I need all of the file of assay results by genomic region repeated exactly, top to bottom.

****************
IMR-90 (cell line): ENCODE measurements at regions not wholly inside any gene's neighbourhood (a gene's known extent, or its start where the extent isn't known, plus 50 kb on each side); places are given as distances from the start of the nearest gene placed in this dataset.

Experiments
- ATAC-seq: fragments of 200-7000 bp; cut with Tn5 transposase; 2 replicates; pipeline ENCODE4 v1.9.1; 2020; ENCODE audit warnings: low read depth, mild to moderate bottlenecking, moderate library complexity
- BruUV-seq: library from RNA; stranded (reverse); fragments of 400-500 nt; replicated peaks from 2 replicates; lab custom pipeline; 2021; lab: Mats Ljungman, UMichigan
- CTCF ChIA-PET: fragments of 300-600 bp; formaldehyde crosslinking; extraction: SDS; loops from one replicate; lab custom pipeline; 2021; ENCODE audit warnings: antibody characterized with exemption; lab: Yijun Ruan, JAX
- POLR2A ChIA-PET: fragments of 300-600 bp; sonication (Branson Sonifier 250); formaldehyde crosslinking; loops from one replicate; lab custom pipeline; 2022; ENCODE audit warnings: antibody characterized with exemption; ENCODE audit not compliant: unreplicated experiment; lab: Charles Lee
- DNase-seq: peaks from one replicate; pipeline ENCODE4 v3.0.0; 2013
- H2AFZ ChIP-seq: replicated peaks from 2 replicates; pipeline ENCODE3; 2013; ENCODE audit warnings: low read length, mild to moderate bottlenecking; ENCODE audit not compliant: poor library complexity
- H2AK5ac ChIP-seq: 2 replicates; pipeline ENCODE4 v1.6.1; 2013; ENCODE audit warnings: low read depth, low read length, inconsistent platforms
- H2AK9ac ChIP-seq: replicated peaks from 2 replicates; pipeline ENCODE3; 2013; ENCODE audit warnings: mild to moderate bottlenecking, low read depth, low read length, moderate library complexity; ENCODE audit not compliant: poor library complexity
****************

IMR-90 (cell line): ENCODE measurements at regions not wholly inside any gene's neighbourhood (a gene's known extent, or its start where the extent isn't known, plus 50 kb on each side); places are given as distances from the start of the nearest gene placed in this dataset.

Experiments
- ATAC-seq: fragments of 200-7000 bp; cut with Tn5 transposase; 2 replicates; pipeline ENCODE4 v1.9.1; 2020; ENCODE audit warnings: low read depth, mild to moderate bottlenecking, moderate library complexity
- BruUV-seq: library from RNA; stranded (reverse); fragments of 400-500 nt; replicated peaks from 2 replicates; lab custom pipeline; 2021; lab: Mats Ljungman, UMichigan
- CTCF ChIA-PET: fragments of 300-600 bp; formaldehyde crosslinking; extraction: SDS; loops from one replicate; lab custom pipeline; 2021; ENCODE audit warnings: antibody characterized with exemption; lab: Yijun Ruan, JAX
- POLR2A ChIA-PET: fragments of 300-600 bp; sonication (Branson Sonifier 250); formaldehyde crosslinking; loops from one replicate; lab custom pipeline; 2022; ENCODE audit warnings: antibody characterized with exemption; ENCODE audit not compliant: unreplicated experiment; lab: Charles Lee
- DNase-seq: peaks from one replicate; pipeline ENCODE4 v3.0.0; 2013
- H2AFZ ChIP-seq: replicated peaks from 2 replicates; pipeline ENCODE3; 2013; ENCODE audit warnings: low read length, mild to moderate bottlenecking; ENCODE audit not compliant: poor library complexity
- H2AK5ac ChIP-seq: 2 replicates; pipeline ENCODE4 v1.6.1; 2013; ENCODE audit warnings: low read depth, low read length, inconsistent platforms
- H2AK9ac ChIP-seq: replicated peaks from 2 replicates; pipeline ENCODE3; 2013; ENCODE audit warnings: mild to moderate bottlenecking, low read depth, low read length, moderate library complexity; ENCODE audit not compliant: poor library complexity